QTH (City and country):
Email:
Operating frequency:
Coordinates:
Antennas used:
Intended power use (ERP) and AZIMUTH:
Transmission times UTC:
Purpose of broadcast:

HamSphere Broadcast Agreement Clause:

The rules for Internet Radio streaming are very fuzzy and music royalties seem to be, but not always, determined of the revenue of the broadcaster which will in this case be zero or nothing. There is no direct rule or common guidelines for music streaming on the Internet as of yet and the vary from case to case and country to country.

The royalty rules might also be affected by the listener universe that we know is not more than a few thousand potential listeners within the HamSphere community, but may not apply to a closed society like HamSphere at all. In addition the listener universe is constantly changing by the 48m propagation. The audio bandwidth is also limited to 4 kHz which also affects the music listening quality.


Waivers:

Waiver 1: The broadcaster, namely yourself, takes full responsibility for an eventual Music royalty issue that may occur
from your broadcast.

Waiver 2: You the broadcaster fully understand the propagation properties of the HamSphere 4.0 virtual 48m band and its limitations and HamSphere can not be held responsible for an eventual loss of signal.

The cost is 20 Euro for existing subscribers and 50 Euro for new users and includes:

1. License to broadcast on from us one dedicated frequency between 6205 to 6290 with the properties described above. The license comes as a separate RADIO_XXXX account.

2. A special BC:er Plugin that will enable you to see number of listeners, send and receive listener reports, power management, area coverage prediction. Will be available ASAP.

3. The option of amplify your virtual RF signal with a factor 10 through the Plugin.

4. A special monitor account equipped with an IDC antenna that can be set to an arbitrary coordinate to evaluate listening quality in different targets of the world.

If you agree to this, please reply "Yes. I have read and accept the HamSphere Broadcast Agreement Clause".
Don't ridicule other hams or express any negative views of the overall state of Amateur Radio. If you don't have something positive and constructive to say, avoid saying anything at all.

Any breech of these rules stated above may render your account banned with no means of refund.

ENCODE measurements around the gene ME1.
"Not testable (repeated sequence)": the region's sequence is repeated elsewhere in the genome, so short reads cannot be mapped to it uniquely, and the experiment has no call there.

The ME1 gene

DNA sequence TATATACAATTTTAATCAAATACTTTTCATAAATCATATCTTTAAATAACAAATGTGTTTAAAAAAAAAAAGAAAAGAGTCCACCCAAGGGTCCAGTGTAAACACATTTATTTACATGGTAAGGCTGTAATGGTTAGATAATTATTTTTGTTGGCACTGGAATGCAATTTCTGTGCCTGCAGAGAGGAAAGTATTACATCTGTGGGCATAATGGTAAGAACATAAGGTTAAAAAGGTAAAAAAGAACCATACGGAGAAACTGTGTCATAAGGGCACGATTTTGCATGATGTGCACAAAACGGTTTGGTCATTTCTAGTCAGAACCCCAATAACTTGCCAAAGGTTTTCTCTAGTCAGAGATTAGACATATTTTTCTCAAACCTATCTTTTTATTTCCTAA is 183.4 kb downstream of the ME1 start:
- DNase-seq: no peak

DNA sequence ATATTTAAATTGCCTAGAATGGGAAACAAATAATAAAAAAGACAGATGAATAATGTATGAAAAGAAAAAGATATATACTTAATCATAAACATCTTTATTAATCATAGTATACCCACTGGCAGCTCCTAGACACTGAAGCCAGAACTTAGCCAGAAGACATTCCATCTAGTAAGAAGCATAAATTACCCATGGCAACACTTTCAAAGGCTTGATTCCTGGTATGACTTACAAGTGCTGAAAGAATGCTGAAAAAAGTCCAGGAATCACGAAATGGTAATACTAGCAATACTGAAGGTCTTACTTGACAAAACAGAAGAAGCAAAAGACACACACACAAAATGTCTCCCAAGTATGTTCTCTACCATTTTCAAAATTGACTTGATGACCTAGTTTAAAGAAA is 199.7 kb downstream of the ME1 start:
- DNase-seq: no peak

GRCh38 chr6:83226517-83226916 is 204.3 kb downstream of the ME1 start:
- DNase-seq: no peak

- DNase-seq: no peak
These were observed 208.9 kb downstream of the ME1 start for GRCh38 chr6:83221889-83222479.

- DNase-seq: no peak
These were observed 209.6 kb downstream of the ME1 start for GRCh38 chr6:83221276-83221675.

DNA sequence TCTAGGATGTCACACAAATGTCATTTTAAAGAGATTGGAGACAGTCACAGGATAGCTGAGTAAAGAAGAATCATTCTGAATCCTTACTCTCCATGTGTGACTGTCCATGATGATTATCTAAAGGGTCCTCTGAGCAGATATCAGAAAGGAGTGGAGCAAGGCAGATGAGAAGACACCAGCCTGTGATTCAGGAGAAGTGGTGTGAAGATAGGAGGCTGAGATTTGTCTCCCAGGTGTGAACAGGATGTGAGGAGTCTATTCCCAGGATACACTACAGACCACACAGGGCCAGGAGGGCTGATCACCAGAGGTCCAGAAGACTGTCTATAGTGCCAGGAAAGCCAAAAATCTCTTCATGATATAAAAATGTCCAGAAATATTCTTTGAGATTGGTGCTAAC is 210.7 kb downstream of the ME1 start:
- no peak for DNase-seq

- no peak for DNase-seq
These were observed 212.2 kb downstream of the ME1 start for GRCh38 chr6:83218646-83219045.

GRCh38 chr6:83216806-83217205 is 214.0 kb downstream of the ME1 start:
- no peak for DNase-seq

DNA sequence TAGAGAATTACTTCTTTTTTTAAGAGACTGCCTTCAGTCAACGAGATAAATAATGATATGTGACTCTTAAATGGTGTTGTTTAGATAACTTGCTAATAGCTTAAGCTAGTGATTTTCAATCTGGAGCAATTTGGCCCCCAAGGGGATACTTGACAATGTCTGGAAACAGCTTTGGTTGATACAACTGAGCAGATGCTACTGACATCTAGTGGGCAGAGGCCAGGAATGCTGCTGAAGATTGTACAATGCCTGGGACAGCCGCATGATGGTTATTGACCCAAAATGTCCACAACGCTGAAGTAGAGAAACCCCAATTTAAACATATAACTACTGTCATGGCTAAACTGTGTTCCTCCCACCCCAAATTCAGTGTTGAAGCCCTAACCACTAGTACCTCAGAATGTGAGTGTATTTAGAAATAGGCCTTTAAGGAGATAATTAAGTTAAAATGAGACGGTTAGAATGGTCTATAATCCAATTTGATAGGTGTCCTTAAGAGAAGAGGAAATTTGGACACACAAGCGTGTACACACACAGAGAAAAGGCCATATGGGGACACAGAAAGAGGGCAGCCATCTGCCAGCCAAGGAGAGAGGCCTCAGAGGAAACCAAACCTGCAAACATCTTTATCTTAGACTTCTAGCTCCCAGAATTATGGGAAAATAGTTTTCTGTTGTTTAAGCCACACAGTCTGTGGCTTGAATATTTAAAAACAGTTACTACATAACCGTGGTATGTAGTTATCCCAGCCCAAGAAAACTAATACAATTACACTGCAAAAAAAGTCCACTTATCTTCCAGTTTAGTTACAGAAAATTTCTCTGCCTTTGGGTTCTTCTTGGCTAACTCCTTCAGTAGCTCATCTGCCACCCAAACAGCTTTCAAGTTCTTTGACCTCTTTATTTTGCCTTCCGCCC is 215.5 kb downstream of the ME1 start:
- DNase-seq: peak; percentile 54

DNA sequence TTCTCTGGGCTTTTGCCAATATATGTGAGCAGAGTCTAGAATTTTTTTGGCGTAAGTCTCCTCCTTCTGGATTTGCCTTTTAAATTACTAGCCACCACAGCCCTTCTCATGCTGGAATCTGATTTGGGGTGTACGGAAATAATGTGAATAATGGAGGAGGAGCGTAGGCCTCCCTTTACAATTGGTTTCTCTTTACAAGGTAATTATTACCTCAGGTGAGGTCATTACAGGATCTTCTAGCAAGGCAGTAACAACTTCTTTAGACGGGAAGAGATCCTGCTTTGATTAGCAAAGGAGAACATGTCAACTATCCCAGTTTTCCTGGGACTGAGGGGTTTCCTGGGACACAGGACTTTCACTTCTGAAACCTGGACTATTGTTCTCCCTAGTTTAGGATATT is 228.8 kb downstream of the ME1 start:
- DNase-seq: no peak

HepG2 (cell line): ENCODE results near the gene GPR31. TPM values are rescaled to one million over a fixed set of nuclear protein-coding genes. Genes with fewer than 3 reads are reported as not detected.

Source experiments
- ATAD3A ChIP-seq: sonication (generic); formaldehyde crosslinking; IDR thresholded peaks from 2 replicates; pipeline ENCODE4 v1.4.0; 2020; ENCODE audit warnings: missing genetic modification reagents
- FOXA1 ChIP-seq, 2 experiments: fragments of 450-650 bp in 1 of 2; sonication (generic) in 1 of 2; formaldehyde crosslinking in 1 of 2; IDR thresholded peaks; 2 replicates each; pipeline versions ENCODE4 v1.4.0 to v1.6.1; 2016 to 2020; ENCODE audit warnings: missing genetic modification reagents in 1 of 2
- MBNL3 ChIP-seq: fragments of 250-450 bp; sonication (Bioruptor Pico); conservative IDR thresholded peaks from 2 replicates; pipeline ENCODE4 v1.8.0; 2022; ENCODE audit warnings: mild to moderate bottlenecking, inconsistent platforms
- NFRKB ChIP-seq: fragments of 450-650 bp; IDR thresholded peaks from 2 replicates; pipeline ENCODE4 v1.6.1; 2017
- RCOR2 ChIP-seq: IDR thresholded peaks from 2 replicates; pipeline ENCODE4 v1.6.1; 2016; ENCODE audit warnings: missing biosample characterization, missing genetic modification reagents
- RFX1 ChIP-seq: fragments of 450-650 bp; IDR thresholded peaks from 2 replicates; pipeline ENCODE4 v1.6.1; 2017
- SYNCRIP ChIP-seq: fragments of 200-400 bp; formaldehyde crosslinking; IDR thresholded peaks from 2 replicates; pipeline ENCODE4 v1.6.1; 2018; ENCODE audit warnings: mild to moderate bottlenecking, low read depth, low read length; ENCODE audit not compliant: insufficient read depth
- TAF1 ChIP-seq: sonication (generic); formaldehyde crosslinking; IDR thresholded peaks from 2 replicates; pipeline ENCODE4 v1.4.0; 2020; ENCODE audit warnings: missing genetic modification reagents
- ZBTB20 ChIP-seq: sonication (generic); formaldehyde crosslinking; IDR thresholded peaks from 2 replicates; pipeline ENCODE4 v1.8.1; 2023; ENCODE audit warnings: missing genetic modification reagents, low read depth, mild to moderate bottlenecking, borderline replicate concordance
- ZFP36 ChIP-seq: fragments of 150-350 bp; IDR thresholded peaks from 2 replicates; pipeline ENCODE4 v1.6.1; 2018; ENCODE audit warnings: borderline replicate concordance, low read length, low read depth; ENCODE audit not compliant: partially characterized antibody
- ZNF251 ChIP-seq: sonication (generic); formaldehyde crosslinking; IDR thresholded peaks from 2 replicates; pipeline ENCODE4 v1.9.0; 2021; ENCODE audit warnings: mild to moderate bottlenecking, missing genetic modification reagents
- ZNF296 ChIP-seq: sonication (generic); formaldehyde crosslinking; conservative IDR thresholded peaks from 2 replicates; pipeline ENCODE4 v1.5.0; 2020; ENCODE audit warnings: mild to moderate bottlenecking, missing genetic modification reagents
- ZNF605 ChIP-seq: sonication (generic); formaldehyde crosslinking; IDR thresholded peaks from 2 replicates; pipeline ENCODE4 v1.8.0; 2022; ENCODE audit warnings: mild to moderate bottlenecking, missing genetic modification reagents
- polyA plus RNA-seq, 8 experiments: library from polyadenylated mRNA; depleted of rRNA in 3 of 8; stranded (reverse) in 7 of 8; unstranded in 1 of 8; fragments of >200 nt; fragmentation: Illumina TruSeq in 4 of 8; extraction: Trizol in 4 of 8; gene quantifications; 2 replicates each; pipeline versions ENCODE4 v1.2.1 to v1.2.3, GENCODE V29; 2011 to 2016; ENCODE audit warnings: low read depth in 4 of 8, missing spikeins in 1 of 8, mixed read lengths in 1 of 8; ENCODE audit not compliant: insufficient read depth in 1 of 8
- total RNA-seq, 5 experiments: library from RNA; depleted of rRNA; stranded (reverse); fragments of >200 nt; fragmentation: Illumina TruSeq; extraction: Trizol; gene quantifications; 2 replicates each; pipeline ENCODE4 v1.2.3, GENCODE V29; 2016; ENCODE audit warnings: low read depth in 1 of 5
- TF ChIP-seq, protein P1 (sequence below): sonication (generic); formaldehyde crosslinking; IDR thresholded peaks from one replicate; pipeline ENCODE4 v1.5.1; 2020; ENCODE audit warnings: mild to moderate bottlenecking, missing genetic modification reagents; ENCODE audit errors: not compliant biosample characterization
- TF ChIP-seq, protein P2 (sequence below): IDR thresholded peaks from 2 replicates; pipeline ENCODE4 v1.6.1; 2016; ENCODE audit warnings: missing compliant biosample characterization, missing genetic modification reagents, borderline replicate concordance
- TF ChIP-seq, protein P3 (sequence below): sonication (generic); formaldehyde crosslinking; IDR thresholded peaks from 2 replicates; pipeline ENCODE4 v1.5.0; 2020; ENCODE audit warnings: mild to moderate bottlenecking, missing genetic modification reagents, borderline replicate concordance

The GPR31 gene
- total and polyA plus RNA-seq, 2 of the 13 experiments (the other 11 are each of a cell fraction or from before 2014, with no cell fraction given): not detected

http://www.arrl.org/part-97-amateur-radio


48M BC Band rules

HamSphere Broadcast Agreement Clause:

Broadcasting is only allowed on HamSphere 4.0.
The HamSphere 3.0 BC band is assigned to HamSphere Management only.

The rules for Internet Radio streaming are very fuzzy and music royalties seem to be, but not always, determined of the revenue of the broadcaster which will in this case be zero or nothing. There is no direct rule or common guidelines for music streaming on the Internet as of yet and they vary from case to case and country to country and you should check the relevant Internet streaming rules for your country.

The royalty rules might also be affected by the listener universe that we know is not more than a few thousand potential listeners within the HamSphere community, but may not apply to a closed society like HamSphere at all. In addition the listener universe is constantly changing by the 48m propagation. The audio bandwidth is also limited to 4 kHz which also affects the music listening quality.


Waivers:

Waiver 1: The broadcaster, namely yourself, takes full responsibility for an eventual Music royalty issue that may occur
from your broadcast.

Waiver 2: You the broadcaster fully understand the propagation properties of the HamSphere 4.0 virtual 48m band and its limitations and HamSphere can not be held responsible for an eventual loss of signal.

Waiver 3: Program content: Avoid obscenity, indecency, sex, extreme religion, extreme politics and commercial advertising. While we support freedom of speech, we need to remember that there are many listeners of all ages who use our system. Our language should be courteous and sensitive to the considerations of all listeners, free of expletives and sexual connotations, and suitable for family listening.

The cost is 20 Euro for existing subscribers and 50 Euro for new users and includes:

1. License to broadcast on HamSphere 4.0 from us one dedicated frequency between 6205 to 6290 with the properties described above. The license comes as a separate RADIO_XXXX account.

2. You will receive a special BC:er plug-in that will enable to send and receive listener reports, power management etc.

3. The option of amplify your virtual RF signal with a factor 10 through the Plugin.

4. A special monitor account equipped with an IDC antenna that can be set to an arbitrary coordinate to evaluate listening quality in different targets of the world.